Falcons outlast a punchless Giants team for a season-saving Monday night win

ATLANTA—When you’ve got two teams in a must-win game in Week 7, you’re looking at two pretty ragged teams.

And although the ratings for the “Monday Night Football” game between the Atlanta Falcons and the New York Giants will be just fine, if you care about that sort of thing, this wasn’t the kind of full-throttle, air-it-out, video-game-on-easy football we’ve enjoyed this season. This was a slog, plain and simple, and the Falcons came out on the high side, TK. Atlanta held on for a 23-20 win.

These teams rolled into Monday night carrying some well-earned 2018 reps: the Falcons, an unbalanced spectacular-offense, zero-defense team on the edge of a spiral; the Giants, an aimless, flailing mess already halfway down into the abyss. Atlanta’s Matt Ryan is having one of the best seasons of his career in some of the most futile circumstances; Eli Manning, his New York counterpart is suffering through some of the most miserable self-inflicted woes of his entire career.

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Couldn’t you just feel the excitement?

First half: Exactly as expected

The first half played out pretty much exactly according to the expected script. Both teams traded punts, and punts, and more punts, six in all, before Ryan finally connected on a gem of a 36-yard pass to Austin Hooper, followed by a 47-yard gift basket touchdown to a wide-open Julio Jones … no, wait, strike that; Ryan found someone named Marvin Hall – who prior to tonight had all of five receptions on the year – in the end zone. (Jones’ continued touchdown-free streak this season remains one of the game’s great mysteries.)

Manning, meanwhile, playing under the watchful eye of his older brother Peyton, compiled a run of numerically impressive yet utterly irrelevant statistics: 13 of 16 passes completed, including his first nine in a row, the longest a deep pass to Sterling Shepherd for 38 yards that put the Giants in the shadow of the Falcons’ end zone.

But then, the Giants’ essential Giant-ness took over. Running a no-huddle offense, Manning floated a pass over the head of a wide-open Odell Beckham Jr. in the end zone, then took his fourth sack of the half to leave the Giants with only a field goal to show for their effort.

Second half: Atlanta pulls away

New half, same problems. Once again Manning found Shepherd for a long reception, a 53-yard strike that put New York on Atlanta’s 10. Once again, the Giants flailed in the red zone, Manning failing to get into the end zone on a naked bootleg, and the Giants inexplicably not running the mobile tree trunk that is Saquon Barkley right up the middle on third-and-one. Going for it all on fourth down, Manning could only manage a weak, impotent throw into heavy traffic that bounced harmlessly to the turf.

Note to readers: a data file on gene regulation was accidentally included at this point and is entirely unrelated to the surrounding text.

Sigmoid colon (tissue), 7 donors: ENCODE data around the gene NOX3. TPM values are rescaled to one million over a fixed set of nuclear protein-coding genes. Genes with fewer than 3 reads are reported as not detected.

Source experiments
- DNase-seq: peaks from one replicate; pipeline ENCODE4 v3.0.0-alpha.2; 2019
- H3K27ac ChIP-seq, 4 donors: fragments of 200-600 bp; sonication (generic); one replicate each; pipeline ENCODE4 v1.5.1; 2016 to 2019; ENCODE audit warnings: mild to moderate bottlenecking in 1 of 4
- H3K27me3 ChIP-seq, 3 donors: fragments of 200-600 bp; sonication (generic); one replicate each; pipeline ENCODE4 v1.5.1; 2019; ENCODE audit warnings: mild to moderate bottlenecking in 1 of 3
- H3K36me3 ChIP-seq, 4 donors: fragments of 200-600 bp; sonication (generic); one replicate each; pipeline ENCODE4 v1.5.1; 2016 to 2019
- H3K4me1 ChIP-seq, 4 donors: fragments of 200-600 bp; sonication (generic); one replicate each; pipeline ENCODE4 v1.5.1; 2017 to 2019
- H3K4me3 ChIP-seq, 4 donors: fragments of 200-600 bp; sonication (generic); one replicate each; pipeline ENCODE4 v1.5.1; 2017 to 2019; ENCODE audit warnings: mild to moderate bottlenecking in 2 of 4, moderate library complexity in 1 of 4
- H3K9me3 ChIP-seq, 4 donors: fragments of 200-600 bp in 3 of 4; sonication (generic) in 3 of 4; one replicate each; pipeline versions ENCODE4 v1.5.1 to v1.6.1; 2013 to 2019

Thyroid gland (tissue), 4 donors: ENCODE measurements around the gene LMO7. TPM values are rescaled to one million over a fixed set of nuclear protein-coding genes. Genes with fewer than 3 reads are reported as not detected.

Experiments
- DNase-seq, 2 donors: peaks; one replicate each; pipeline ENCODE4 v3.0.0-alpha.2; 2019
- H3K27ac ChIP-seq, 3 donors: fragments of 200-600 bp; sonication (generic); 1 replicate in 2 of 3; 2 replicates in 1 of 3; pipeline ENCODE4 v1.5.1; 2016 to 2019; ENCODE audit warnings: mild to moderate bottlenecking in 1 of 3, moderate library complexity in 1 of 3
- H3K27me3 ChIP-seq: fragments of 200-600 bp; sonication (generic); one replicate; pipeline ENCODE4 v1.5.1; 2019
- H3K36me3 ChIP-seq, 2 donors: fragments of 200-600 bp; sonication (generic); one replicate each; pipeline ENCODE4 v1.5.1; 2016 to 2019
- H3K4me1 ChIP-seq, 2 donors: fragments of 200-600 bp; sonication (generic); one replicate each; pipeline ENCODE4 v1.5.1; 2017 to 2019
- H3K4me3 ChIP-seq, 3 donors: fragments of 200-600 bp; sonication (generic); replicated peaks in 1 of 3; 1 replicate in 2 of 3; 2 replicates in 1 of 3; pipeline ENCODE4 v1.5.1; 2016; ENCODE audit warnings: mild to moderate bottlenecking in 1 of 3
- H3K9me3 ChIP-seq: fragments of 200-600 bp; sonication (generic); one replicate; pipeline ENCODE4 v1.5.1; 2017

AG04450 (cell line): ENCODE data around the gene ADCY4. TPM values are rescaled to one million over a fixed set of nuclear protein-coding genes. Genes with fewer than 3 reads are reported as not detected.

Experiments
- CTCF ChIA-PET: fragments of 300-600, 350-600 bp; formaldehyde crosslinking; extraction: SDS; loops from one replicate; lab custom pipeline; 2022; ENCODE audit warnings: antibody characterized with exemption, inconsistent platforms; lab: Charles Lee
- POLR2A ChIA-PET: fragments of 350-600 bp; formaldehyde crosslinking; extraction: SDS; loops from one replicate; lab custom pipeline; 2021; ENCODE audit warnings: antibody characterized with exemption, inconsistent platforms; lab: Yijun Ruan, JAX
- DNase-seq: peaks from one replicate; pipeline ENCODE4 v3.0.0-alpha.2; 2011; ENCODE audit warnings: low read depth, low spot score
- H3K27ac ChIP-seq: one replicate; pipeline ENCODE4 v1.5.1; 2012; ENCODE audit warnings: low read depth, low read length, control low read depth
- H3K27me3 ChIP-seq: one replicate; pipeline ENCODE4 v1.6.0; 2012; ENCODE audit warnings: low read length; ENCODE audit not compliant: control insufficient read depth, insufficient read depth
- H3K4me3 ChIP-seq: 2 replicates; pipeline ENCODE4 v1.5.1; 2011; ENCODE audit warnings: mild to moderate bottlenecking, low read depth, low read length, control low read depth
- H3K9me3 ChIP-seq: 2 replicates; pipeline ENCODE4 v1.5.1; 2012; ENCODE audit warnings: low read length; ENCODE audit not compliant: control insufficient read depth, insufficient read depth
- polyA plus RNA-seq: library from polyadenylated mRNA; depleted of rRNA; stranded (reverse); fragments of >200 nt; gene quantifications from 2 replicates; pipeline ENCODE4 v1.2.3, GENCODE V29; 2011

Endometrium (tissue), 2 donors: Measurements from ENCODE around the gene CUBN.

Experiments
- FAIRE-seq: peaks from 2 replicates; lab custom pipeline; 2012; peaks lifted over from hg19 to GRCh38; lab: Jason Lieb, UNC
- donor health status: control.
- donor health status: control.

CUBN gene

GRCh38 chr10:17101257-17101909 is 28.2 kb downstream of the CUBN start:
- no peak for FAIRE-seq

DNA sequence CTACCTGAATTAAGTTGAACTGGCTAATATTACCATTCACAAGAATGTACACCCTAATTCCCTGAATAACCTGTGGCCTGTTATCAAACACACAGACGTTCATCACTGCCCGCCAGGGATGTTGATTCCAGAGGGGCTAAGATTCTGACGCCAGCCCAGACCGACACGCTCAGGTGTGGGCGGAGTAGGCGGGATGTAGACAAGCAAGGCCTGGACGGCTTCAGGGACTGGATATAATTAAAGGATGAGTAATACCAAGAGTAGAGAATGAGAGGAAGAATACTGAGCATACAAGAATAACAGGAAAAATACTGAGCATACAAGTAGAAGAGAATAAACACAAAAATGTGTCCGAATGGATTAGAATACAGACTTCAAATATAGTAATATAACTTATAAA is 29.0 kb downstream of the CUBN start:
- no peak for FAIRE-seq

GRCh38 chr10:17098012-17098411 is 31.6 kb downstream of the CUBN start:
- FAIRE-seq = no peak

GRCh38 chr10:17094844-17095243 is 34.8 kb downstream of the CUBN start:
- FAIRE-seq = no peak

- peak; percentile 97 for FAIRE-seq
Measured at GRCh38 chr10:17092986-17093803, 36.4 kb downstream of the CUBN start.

Given the chance to step on New York’s throat, Atlanta fumbled – literally, on a deep route by Jones – and the Giants once again carved up Atlanta’s secondary. This time it was Beckham, getting loose for two consecutive completions of 51 and 22 yards. And for a moment, if you squinted a bit, you could mistake this for a functional NFL offense.

But only for a moment. Manning missed on three straight red zone throws, and again the Giants settled for a field goal. The score at that point was 10-6, but it felt like 100-6 the way the Giants seemed incapable of finding the end zone.

The Falcons’ offense – perhaps affected by the stench coming from the opposite sideline – slowed down a notch; Ryan distributed the ball to 10 different receivers, but to diminishing effect. New kicker Giorgio Tavecchio, a replacement for injured stalwart Matt Bryant, knocked down a 50-yard field goal to stretch the lead back to a touchdown.

From there, it was like watching a boa constrictor get down to business. Another ineffective Giants drive and punt, another long Atlanta drive, this one punctuated with an off-tackle Tevin Coleman 30-yard touchdown run, and that was pretty much that. Manning orchestrated his most coherent and composed drive of the evening with less than seven minutes left in the game, but again missed an open Beckham in the end zone before handing off to Barkley for a dump truck-esque two-yard touchdown smash. Manning couldn’t connect with Beckham for an unconventionally-timed two-point conversion, leaving the Giants down 20-12.

The Falcons finished off the game with a clock-chewing, Giant-timeout-consuming drive that ended with Tavecchio hitting a 56-yard field goal, the longest of his career. That put Atlanta up 11 with less than two minutes remaining.

The Giants put together a quick drive and scored on an Odell Beckham touchdown catch with a few seconds left, after two Manning quarterback sneaks were unsuccessful and valuable time bled off the clock, and then scored a two-point conversion. But the Falcons recovered the onside kick to seal the win.

The Falcons now head into the bye week with an opportunity to reinvigorate a season that had once seemed lost. The Giants, meanwhile, are now 1-6 heading into a divisional matchup with the NFC East-leading Redskins, and facing a world of problems under center. It’s going to get worse before it gets better for New York, and judging from Monday night, it’s not going to get better for a long time.

Tevin Coleman’s 30-yard touchdown run was one of few highlights Monday night. (Getty)
Tevin Coleman’s 30-yard touchdown run was one of few highlights Monday night. (Getty)

Jay Busbee is a writer for Yahoo Sports. Contact him at jay.busbee@yahoo.com or find him on Twitter or on Facebook.

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